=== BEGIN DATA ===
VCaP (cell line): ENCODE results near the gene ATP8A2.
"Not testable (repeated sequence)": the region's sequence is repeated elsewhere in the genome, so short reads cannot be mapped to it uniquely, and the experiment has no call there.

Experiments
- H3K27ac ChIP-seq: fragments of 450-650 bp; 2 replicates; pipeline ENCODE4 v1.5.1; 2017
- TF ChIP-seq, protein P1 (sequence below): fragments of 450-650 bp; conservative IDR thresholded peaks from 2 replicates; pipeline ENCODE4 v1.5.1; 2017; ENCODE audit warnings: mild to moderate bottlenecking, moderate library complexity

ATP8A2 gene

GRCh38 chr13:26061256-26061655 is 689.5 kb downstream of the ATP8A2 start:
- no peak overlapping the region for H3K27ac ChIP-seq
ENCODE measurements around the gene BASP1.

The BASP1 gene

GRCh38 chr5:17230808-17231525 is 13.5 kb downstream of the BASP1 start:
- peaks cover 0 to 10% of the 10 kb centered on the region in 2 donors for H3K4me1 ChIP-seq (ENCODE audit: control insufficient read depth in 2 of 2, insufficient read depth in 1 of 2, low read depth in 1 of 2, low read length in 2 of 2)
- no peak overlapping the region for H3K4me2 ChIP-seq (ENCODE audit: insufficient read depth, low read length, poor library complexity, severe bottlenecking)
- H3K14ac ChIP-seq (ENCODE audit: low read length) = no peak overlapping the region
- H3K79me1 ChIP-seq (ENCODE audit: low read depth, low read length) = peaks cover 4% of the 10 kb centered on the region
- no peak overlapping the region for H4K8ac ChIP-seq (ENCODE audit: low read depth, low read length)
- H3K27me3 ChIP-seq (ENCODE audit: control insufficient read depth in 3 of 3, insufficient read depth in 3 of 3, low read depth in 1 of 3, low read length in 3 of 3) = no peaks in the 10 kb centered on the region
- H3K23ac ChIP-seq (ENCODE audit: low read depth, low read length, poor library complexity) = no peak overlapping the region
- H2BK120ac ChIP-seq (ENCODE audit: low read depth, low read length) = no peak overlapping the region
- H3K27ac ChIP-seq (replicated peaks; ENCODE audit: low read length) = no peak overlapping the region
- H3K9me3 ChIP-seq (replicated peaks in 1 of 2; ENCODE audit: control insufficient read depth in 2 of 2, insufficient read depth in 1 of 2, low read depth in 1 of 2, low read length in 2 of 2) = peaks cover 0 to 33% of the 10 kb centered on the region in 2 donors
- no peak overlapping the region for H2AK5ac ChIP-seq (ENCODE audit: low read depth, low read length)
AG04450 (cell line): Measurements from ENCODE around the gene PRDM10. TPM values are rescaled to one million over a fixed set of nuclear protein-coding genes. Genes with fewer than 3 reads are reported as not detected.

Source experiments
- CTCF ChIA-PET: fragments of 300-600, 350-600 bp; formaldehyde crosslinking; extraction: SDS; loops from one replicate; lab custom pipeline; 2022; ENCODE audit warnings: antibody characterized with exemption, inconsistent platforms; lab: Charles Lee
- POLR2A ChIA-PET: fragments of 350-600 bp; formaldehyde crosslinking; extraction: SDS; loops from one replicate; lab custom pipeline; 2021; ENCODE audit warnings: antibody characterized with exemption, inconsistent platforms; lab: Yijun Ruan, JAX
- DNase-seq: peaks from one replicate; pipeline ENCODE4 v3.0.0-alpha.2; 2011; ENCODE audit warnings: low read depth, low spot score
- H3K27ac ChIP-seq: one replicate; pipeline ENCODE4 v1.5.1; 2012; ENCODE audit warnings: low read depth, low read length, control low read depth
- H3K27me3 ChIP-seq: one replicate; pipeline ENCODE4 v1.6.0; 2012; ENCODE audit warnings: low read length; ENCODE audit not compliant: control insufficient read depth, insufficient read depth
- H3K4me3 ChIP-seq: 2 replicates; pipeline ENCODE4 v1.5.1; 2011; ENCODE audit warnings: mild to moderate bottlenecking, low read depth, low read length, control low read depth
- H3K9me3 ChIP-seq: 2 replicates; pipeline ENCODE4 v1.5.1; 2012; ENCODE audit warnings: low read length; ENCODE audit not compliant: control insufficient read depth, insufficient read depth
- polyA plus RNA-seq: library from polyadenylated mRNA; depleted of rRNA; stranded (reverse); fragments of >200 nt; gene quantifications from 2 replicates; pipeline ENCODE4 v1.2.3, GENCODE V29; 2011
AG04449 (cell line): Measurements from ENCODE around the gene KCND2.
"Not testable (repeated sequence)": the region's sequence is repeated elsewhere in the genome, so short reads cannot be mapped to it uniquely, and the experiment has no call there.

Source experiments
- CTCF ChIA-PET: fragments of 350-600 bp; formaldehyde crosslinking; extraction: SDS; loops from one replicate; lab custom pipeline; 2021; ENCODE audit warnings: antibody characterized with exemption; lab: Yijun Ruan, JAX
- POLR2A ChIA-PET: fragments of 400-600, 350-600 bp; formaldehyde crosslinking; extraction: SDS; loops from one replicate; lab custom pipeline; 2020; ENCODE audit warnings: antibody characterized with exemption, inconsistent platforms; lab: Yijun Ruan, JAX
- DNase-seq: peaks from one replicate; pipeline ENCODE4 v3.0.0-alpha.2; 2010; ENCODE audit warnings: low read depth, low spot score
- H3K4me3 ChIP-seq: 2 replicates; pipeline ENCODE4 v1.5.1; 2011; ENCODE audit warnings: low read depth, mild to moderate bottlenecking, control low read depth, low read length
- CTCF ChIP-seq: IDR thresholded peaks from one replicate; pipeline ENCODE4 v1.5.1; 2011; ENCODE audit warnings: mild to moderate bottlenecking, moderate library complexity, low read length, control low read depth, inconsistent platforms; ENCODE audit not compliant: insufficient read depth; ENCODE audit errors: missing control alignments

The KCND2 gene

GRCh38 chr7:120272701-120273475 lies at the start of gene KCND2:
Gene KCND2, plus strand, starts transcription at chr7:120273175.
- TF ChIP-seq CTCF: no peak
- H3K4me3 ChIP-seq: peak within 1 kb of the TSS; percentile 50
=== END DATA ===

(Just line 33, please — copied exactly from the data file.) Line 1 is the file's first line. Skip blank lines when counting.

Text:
AG04449 (cell line): Measurements from ENCODE around the gene KCND2.